permit the people of Bashkar to do so, because the people of Bashkar were
even less of Bnei Torah than we.
(a) We do not permit the involvment of a large crowd, since that would make
the event public and well-known. If the event becomes public, we are afraid
that people will be lax in their observance of Yom Tov Sheni, since we are
not considered Bnei Torah (Tosfos, Beitzah).
HALACHAH: The SHULCHAN ARUCH (OC 526:27) follows this last opinion (2:b)
and maintains that it is only permitted to do what is necessary but not
more than what is necessary. The REMA (OC 526:4), though, rules that it is
not permitted for Jews to bury a Mes if it is possible to get gentiles to
do the work for us (like opinion 1:d).
(b) The RAMBAN (Toras ha'Adam, end of Inyan ha'Hotza'ah) explains that the
Rabanan only permitted the bare minimum of Melachah necessary to bury a Mes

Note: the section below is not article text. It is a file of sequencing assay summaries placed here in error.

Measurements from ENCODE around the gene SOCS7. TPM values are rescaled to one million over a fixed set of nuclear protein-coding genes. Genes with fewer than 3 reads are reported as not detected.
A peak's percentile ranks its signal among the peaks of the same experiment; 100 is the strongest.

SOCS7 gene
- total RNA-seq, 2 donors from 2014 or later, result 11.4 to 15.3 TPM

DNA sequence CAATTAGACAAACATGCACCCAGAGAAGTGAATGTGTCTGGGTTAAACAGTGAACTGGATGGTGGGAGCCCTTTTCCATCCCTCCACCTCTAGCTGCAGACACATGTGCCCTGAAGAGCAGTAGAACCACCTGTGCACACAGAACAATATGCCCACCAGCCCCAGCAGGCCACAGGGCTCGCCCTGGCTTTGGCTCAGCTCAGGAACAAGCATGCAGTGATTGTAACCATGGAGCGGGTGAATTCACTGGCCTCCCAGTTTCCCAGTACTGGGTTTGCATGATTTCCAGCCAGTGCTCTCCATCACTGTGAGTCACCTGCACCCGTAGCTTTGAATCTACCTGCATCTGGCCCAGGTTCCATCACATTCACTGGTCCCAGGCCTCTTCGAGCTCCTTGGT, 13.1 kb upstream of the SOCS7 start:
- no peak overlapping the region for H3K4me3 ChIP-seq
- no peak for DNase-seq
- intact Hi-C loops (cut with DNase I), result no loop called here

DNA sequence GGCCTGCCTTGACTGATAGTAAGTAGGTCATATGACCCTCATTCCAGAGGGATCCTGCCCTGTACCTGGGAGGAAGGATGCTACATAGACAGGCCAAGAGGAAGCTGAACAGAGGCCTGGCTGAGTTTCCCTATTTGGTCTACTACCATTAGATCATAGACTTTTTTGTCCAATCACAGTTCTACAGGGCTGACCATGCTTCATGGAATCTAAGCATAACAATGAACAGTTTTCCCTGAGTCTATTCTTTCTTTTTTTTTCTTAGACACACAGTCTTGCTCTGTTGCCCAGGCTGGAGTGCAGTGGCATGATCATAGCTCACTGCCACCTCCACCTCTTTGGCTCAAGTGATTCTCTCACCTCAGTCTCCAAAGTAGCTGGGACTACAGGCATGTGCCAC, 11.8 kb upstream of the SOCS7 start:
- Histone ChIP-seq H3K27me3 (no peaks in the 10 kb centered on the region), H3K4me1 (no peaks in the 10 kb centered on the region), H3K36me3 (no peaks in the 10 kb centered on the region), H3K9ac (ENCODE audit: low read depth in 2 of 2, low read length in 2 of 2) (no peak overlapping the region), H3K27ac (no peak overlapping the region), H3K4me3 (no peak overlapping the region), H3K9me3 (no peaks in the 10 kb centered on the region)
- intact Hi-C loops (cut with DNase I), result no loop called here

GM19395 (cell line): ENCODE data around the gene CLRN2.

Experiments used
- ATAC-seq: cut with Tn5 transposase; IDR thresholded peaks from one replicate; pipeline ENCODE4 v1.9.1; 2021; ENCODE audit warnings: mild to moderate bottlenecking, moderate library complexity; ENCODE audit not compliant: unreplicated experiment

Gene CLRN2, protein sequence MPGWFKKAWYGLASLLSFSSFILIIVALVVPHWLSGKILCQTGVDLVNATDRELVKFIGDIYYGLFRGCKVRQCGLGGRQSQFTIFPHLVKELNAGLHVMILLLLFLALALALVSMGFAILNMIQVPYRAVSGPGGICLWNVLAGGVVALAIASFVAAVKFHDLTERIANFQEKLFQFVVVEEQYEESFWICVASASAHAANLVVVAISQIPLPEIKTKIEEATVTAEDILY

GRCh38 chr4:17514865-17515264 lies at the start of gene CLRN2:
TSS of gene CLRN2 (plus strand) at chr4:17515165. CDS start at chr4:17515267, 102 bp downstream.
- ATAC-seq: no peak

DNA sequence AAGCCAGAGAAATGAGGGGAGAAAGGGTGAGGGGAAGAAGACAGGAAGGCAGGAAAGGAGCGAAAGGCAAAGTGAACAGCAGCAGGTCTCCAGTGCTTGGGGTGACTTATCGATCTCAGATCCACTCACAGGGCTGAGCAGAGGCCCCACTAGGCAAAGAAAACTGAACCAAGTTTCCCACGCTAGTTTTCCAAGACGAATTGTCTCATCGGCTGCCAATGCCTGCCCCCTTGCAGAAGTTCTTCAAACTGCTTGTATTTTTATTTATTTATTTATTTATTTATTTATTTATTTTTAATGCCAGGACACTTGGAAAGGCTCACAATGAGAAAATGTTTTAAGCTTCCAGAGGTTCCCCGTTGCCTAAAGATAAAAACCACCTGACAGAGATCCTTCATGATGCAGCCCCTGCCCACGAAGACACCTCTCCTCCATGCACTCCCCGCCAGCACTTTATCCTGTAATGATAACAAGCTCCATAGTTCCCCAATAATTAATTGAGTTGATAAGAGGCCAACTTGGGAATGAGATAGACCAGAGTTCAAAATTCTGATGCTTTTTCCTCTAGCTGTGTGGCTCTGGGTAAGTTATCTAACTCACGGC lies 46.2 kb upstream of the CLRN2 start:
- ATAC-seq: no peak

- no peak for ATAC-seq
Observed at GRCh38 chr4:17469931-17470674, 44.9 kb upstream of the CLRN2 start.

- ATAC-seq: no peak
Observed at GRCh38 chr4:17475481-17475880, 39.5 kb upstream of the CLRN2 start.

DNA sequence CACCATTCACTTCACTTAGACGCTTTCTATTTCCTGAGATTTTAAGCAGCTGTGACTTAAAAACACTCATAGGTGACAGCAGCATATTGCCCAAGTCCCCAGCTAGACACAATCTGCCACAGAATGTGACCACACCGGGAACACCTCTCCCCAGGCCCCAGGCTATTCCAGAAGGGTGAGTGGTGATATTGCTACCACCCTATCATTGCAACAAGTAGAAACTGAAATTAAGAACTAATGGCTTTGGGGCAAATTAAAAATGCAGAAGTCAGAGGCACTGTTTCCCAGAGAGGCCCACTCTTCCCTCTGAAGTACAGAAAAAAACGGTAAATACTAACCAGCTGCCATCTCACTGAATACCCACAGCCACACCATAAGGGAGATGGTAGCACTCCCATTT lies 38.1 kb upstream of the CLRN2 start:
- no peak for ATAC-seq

on Yom Tov Sheni. Since it is not necessary for a large crowd to go out
with the Mes, it is prohibited. (The Ramban points out that we find this
type of enactment with regard to desecrating the Shabbos in order to give
testimony for Edus ha'Chodesh, see Rosh Hashanah 21b.).
2) COVERING A POT ON SHABBOS
QUESTION: The Gemara says that spreading a cloth cover over half of a
vessel is permitted, but spreading a cover over the entire vessel is
prohibited. Why, then, is it permitted then to cover a pot or container on
Shabbos? The Mishnah (126b) states that one may cover vessels on Shabbos!
(a) TOSFOS (Beitzah 33a) explains that our Gemara is referring to a very
wide vessel, and when its cover is placed on top it looks like an Ohel is
(b) The RA'AVAD, as cited by the RASHBA and RITVA, answers that the only reason it is prohibited to spread the cloth cover on the vessel is because
it looks like a Meshameres (a strainer), since that is the normal manner
that people do their straining during the week. Covering half of the vessel
does not look like a Meshameres is being made, because that is not the way
people do their straining. Covering a pot with a solid cover is permitted.